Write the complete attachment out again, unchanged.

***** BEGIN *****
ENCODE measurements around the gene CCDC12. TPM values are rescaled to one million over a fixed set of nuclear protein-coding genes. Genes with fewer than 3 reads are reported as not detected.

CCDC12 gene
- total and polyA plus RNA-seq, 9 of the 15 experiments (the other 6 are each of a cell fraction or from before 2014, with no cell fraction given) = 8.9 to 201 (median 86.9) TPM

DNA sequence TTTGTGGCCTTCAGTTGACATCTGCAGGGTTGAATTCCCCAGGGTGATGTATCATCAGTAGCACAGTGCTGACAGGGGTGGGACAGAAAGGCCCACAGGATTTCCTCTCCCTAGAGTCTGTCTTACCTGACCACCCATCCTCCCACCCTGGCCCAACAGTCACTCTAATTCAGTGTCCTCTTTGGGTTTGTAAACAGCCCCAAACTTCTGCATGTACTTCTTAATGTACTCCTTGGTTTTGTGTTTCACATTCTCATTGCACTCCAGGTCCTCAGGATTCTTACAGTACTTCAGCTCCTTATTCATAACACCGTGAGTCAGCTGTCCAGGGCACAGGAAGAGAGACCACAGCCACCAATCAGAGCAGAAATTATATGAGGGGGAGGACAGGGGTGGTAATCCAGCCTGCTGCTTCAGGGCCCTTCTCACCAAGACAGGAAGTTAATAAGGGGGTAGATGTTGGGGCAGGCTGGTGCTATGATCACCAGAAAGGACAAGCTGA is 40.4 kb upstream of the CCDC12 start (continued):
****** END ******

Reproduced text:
ENCODE measurements around the gene CCDC12. TPM values are rescaled to one million over a fixed set of nuclear protein-coding genes. Genes with fewer than 3 reads are reported as not detected.

CCDC12 gene
- total and polyA plus RNA-seq, 9 of the 15 experiments (the other 6 are each of a cell fraction or from before 2014, with no cell fraction given) = 8.9 to 201 (median 86.9) TPM

DNA sequence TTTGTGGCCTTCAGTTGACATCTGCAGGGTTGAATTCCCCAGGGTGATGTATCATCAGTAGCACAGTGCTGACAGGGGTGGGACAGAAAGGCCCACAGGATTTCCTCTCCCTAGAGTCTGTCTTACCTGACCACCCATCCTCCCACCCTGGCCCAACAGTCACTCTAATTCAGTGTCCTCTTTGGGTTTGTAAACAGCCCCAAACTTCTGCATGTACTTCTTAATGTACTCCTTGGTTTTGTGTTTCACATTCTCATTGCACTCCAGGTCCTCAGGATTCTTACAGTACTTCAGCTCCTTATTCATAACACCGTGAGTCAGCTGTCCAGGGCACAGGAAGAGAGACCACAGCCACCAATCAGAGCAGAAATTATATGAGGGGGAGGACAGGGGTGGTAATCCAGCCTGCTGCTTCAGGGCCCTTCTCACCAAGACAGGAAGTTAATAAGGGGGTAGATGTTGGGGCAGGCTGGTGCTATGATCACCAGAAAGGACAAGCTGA is 40.4 kb upstream of the CCDC12 start (continued):